The Instigator
Con (against)
6 Points
The Contender
Pro (for)
0 Points

Should companies be able to copyright words so others can't use it?

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Post Voting Period
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Voting Style: Open Point System: 7 Point
Started: 2/23/2016 Category: Economics
Updated: 7 months ago Status: Post Voting Period
Viewed: 319 times Debate No: 87085
Debate Rounds (2)
Comments (3)
Votes (1)




I do not think that companies should be able to copyright words. Back about a year or so ago game making company King copyrighted the words "Candy" and "Saga" so that if another company tried to use those words they would either have to pay a hefty royalty fee or wouldn't be able to use it at all.
I think it's wrong to copyright words because the English language is meant to be used for everyone, and shouldn't be turned into a business. If I am making a game I shouldn't not be allowed to use a certain word because someone has "bought" the word. Copying a game is one thing but buying words so only you could use them is a totally different ballgame.


As a young entrepreneur i gladly accept your debate.
Debate Round No. 1


Before I continue, I would like to correct some incorrect facts/statements posted in the previous round. First, King was unsuccessful in trademarking the word "Candy" and "Saga", but I stated that they were successful. Secondly, by me saying "copyright", I also meant trademarks, and I will do a better job distinguishing the two. Now on to the argument!

As I mentioned previously companies should not be able to trademark words. It is like trying to trademark the oxygen we breathe. All words are fair game, and anyone can use them as they please. And while my previous argument focused on King trying to trademark words, they are not the only company who has tried to trademark words. Other companies like Apple, Amazon, Facebook and many more companies have tried to "buy rights" to words (1). While some have explainable reasons (Instagram with "Insta" and Twitter using "tweet") others are absolutely ridiculous (Microsoft trying to trademark "natural" and "rare"). There are laws that protect companies from having product names stolen, like the Trademark law, but it doesn't mean that a company has a monopoly on the word, like some incorporation's intend to use it (2).

Another reason I am against trademarking is royalty fees. Royalty fees are a sum of money company A must pay to company B to be able to use something that company B owns, like a song. For example, have you ever been to a restaurant on your birthday and the staff got together to sing their version of the Happy Birthday song? It's because the restaurant didn't want to have to pay a hefty royalty fee to Warner/Chappell, the company who had owned the rights to the song "Happy Birthday to You" until September 2015, when it was ruled that the song was public property. Warner/Chappell had made up to 2 million dollars per year charging royalties for the song(3). It truly shows that royalty fees are challenging to everyone.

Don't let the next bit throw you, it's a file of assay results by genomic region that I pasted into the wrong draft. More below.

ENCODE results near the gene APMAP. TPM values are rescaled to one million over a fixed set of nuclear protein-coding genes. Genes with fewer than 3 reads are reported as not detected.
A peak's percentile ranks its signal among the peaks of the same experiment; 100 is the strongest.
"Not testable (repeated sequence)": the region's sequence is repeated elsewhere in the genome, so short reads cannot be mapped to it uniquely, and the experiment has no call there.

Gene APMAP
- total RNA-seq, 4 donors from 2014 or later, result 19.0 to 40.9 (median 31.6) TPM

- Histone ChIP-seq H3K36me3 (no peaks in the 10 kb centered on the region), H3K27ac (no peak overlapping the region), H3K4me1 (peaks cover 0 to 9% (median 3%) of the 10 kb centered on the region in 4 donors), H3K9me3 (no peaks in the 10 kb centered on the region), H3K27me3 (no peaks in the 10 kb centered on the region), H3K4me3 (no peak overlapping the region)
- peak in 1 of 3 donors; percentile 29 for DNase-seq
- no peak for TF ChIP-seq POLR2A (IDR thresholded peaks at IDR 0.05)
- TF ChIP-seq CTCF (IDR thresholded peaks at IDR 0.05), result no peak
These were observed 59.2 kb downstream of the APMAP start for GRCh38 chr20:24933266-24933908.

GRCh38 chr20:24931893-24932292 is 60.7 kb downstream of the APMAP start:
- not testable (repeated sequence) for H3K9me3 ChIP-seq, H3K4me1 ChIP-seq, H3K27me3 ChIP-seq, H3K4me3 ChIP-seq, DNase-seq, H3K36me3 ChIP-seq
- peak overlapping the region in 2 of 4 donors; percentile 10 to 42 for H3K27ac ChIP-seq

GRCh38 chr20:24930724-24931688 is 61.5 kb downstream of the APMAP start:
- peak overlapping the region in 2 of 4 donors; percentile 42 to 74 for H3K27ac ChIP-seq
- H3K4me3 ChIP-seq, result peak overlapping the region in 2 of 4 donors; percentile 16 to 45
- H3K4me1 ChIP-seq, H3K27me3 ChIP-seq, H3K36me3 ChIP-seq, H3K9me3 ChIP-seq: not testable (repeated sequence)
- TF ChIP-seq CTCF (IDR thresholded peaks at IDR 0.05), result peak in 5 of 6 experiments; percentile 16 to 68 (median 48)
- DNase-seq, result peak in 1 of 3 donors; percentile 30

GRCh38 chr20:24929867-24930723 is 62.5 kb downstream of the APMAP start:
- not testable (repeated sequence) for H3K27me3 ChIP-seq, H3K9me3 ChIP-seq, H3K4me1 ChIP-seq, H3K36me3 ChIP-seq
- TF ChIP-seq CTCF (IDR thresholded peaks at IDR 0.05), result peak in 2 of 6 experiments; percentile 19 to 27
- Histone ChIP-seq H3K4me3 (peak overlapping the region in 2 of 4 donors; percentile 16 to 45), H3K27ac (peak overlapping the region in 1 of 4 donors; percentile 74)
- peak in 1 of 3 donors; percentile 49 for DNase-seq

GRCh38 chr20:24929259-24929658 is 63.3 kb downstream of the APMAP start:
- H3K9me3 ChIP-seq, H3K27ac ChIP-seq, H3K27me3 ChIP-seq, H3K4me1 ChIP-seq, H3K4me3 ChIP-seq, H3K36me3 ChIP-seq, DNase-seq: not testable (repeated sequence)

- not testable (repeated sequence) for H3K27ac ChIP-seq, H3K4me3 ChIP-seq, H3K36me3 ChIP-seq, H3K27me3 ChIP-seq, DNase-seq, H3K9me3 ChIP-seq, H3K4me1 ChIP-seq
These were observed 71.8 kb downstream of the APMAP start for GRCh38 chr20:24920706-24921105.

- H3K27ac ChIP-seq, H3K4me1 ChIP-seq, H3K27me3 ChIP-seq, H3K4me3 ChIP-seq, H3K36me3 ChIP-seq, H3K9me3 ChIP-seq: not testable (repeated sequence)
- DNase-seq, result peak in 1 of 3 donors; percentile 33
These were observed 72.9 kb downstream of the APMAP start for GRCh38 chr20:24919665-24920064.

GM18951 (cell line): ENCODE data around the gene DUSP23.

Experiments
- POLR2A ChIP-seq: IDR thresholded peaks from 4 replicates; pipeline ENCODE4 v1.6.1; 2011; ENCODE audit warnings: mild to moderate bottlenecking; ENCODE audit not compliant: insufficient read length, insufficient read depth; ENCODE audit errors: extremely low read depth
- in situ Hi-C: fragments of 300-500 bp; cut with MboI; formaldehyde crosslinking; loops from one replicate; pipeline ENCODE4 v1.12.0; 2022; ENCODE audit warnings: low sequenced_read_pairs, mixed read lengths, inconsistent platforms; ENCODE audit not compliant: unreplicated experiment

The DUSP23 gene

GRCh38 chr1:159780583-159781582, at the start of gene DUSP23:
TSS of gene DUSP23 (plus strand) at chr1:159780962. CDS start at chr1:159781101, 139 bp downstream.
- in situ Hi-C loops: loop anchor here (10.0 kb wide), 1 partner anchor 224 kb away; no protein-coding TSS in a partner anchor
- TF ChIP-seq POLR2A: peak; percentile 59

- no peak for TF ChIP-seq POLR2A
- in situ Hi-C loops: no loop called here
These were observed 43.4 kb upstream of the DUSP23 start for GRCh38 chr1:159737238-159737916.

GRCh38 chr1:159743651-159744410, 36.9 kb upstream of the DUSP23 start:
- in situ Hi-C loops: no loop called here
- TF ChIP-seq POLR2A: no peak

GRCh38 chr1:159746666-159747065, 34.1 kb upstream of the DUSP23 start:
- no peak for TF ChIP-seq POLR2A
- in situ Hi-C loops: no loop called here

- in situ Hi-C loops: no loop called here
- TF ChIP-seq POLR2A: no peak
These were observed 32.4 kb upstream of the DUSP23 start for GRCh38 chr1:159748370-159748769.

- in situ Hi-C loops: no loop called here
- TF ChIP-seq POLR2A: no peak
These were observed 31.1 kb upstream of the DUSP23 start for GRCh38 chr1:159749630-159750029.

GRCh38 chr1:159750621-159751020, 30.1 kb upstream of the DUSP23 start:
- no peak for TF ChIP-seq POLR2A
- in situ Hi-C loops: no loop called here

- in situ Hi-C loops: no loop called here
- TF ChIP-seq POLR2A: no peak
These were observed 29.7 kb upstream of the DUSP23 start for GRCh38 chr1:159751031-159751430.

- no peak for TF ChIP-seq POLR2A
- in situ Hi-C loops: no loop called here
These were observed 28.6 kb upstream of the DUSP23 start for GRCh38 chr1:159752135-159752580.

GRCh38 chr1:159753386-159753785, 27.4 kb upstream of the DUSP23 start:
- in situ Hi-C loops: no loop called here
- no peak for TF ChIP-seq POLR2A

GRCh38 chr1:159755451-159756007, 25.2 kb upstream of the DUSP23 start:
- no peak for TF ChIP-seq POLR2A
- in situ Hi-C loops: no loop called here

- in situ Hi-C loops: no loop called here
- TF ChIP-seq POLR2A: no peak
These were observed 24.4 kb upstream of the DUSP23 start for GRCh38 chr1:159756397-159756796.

In conclusion, I think words should not be able to be trademarked because words are free for everyone to use, monopolies could be formed on the word and that royalty fees hurt companies and other people as well. Companies should NOT be able to trademark words for personal gain.

Thank you so much for reading my cases. I look forward to hear my opponents view on the case.

Links and sources:


DOPEYOLOSWAG420 forfeited this round.
Debate Round No. 2
3 comments have been posted on this debate. Showing 1 through 3 records.
Posted by whiteflame 7 months ago
>Reported vote: U.n// Mod action: Removed<

6 points to Pro (Conduct, Arguments, Sources). Reasons for voting decision: Pro merely accepted the debate and made no actual argument before forfeiting a turn. Only Con made arguments and only Con cited sources.

[*Reason for removal*] As this is a full forfeit debate, votes are not moderated so long as the vote goes for the side that did not forfeit. However, the voter appears to have awarded points to the forfeiting side accidentally, as the RFD clearly specifies that he's voting for Con while the points were awarded to Pro.
Posted by lazy.sailor 8 months ago
King does not have a trademark on the word candy. You can't really trademark everyday words (like candy, pixels, etc.). Companies often try to do this, but they fail all the time.
Posted by OreosAreCool 8 months ago
These are trademarks, not copyrights.
1 votes has been placed for this debate.
Vote Placed by lannan13 7 months ago
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Total points awarded:60 
Reasons for voting decision: Conduct to Con due to Pro's forfeiture. Arguments to Con due to the fact that he was the only one who provided an argument, and sources as well, while Pro just accepted the debate.